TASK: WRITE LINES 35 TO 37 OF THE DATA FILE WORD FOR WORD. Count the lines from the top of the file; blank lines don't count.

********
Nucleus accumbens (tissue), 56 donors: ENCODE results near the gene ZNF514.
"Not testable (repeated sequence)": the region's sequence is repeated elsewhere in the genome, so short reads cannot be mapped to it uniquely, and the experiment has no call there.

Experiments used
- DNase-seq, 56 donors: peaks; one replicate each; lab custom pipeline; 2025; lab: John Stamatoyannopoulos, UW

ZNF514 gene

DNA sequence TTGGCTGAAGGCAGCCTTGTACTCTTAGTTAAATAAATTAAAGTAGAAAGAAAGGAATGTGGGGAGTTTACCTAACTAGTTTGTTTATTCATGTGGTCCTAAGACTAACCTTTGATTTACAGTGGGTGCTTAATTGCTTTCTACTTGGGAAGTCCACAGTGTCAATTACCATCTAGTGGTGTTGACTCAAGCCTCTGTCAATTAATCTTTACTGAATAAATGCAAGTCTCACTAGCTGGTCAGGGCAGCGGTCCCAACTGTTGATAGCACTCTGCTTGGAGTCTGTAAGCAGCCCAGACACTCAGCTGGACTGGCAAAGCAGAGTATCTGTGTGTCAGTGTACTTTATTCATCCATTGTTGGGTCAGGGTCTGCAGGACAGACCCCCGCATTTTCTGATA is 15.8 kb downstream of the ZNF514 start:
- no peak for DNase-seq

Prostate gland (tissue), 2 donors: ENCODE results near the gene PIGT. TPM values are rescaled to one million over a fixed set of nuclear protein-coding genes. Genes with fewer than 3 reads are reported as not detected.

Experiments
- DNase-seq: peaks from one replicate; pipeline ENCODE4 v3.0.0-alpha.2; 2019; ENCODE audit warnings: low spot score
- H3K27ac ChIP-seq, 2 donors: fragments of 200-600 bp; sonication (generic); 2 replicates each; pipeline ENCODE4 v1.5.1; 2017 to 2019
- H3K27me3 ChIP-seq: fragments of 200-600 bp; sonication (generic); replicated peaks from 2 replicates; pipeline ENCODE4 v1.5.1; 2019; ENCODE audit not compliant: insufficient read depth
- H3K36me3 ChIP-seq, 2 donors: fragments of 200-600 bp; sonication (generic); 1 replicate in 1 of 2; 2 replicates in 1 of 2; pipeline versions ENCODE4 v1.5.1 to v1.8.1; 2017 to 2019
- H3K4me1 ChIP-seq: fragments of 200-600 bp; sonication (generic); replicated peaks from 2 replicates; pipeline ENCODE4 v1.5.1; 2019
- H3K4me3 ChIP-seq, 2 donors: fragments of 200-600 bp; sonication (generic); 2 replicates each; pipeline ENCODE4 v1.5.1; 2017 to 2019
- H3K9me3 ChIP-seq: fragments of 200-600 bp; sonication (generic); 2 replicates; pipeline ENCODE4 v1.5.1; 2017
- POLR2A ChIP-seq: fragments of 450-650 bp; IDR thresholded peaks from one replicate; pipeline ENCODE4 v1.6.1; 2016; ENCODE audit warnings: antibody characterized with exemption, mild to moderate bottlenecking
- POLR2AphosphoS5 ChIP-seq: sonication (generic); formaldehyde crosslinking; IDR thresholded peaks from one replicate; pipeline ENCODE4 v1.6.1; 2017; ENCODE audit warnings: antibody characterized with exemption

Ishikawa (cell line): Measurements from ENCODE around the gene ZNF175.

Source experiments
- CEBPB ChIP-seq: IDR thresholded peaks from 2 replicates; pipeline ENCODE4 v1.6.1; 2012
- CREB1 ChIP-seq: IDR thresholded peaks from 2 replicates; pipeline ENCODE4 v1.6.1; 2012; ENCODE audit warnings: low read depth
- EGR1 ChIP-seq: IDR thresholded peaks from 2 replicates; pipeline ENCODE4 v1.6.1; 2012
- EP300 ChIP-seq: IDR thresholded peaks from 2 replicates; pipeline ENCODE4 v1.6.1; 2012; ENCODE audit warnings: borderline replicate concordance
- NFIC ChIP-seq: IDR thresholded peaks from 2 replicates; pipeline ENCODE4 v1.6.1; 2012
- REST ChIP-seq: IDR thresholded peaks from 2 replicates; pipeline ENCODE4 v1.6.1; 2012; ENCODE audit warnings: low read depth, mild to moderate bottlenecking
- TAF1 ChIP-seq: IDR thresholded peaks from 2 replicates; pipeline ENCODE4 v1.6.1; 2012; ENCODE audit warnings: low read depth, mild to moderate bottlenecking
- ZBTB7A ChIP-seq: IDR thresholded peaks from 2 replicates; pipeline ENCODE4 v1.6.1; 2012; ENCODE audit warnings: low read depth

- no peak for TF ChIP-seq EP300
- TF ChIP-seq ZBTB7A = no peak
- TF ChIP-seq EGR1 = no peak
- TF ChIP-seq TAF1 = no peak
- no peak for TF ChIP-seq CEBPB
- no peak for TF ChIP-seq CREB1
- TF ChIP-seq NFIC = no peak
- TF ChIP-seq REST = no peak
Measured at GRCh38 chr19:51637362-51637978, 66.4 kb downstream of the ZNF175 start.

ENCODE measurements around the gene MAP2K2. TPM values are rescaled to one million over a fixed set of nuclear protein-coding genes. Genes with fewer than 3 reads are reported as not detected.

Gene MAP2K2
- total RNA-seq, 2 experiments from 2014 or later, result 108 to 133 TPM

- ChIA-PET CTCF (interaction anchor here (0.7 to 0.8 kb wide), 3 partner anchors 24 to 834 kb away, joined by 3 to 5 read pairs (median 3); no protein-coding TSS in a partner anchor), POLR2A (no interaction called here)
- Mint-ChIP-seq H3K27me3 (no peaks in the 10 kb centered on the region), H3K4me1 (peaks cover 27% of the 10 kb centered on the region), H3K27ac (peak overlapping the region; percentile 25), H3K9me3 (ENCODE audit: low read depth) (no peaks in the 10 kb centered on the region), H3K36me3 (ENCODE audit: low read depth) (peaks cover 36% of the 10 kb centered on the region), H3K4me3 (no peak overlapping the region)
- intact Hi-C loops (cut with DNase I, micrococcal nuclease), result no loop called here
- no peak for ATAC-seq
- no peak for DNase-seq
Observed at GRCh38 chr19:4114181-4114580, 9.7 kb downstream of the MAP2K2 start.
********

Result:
- TF ChIP-seq NFIC = no peak
- TF ChIP-seq REST = no peak
Measured at GRCh38 chr19:51637362-51637978, 66.4 kb downstream of the ZNF175 start.